In New York, city officials say residential buildings produce more carbon dioxide emissions — 30 percent — than any other large sources of emissions, such as commercial buildings or transportation. Nearly two-thirds of those emissions come from the use of electricity and natural gas.
Scott M. Stringer, the Manhattan borough president, said he knew interest in greening buildings was high when he called a conference on the topic in late 2007 and a standing-room-only crowd of 500 people came.
“The green-building movement is now commonplace,” he said. “It’s a combination of economics, saving the environment and this whole notion that the measures we take enhance the quality of life,” he said.
Yet there are still battles to be fought, and not all of them related to money. At River Arts, part of the challenge is to win over apathetic residents.
One member of the energy committee, Julie Ruben, said that an informational meeting on the idea for solar in December drew barely a dozen people. The co-op residents will ultimately have to vote to approve the plan.
And at another co-op building in Washington Heights, the residents’ input was nearly avoided altogether at first. Yonah Zur, 31, a musician who lives with his wife and young son, got a compost pile going in his co-op’s backyard with the knowledge of only the few members of the building’s garden committee. He said that compost bins are often mistakenly assumed to smell and attract rodents, and he worried about the reaction from the rest of the owners.
“I wanted to make it work and then show the neighbors,” Mr. Zur said.
After eight months of composting food scraps and leaves by himself in a spot not visible from most of the building’s 120 units, Mr. Zur put up signs in the elevator last May, announcing a garden clean-up and a compost lesson. Now as many as 10 apartments use four compost bins. But one neighbor did not like the aesthetics of a tall bin that held a pile of leaves outside her window.
“She was complaining about the look of it,” Mr. Zur said. The problem was solved by moving the bin eight feet away from the neighbor’s apartment.
Many of those pushing for greening buildings argue that any step, no matter how small, helps create a commitment that can lead to more ambitious undertakings.
Ms. Ritchie, the co-op owner in Harlem, said that she did not feel it was realistic to go for big energy projects when her 241-unit co-op in Harlem already has a list of must-do capital projects. So she turned her attention to “doable” things like a clothing and fabric recycling program, partnering with Wearable Collections, a local business that does curbside pickups.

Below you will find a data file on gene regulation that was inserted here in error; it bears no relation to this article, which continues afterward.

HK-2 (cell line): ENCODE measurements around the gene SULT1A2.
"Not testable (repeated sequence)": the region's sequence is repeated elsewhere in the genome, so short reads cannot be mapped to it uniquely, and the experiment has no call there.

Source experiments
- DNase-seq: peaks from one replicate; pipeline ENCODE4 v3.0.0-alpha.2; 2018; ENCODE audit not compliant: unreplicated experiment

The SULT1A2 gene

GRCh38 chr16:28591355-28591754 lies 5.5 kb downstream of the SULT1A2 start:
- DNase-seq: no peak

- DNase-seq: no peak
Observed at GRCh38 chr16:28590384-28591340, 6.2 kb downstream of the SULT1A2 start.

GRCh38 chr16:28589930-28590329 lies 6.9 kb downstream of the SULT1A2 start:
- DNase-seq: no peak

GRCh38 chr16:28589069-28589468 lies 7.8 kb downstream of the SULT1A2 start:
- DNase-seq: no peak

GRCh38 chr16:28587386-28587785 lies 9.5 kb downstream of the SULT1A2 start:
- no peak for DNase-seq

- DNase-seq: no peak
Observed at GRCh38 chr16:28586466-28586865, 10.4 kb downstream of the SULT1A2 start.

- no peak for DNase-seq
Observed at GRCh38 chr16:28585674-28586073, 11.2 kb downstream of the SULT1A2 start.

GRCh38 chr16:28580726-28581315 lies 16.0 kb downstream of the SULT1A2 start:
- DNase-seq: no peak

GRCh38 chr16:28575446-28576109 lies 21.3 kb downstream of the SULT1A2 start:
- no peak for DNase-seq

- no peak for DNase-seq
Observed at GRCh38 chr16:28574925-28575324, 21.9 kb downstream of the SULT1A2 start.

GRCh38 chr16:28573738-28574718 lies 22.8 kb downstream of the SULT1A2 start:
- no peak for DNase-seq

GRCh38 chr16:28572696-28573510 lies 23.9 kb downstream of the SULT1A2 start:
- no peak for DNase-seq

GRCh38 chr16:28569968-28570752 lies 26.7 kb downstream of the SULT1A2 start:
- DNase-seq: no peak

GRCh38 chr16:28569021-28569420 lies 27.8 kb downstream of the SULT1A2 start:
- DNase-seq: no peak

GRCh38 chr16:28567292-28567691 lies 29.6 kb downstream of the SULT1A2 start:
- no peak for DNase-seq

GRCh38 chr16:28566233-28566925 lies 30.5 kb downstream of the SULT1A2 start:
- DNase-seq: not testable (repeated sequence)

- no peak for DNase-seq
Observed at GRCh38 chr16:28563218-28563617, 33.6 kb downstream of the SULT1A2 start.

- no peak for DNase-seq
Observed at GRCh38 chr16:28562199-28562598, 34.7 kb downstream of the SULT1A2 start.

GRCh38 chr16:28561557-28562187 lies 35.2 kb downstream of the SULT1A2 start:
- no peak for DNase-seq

Experts from the U.S. Green Building Council, a nonprofit group that certifies buildings for energy efficiency and other environmental features, say that it is the unglamorous measures that are beneficial but often overlooked. Those include insulating steam pipes, sealing leaks around windows, weather-stripping doors, investing in a gas-fired boiler or co-generation, sub-metering electricity so owners pay for their own consumption, or even making sure lights are not left on all the time.
Ms. Ritchie, who owns an event planning and design business, said she convinced a skeptical building superintendent — “just humor me for a week,” she told him — to try out eco-friendly cleaning products, which come in such highly concentrated formulas, she said, that they now save the building $500 a month in cleaning supplies.
Still, for almost two years, her building’s green committee had only one member: Ms. Ritchie. “I just think people are busy and they’re happy to participate without spending any of their time,” she said of her rewarding but lonely greening experience.
She was overjoyed this month when seven new volunteers agreed to join her committee.
Source / New York Times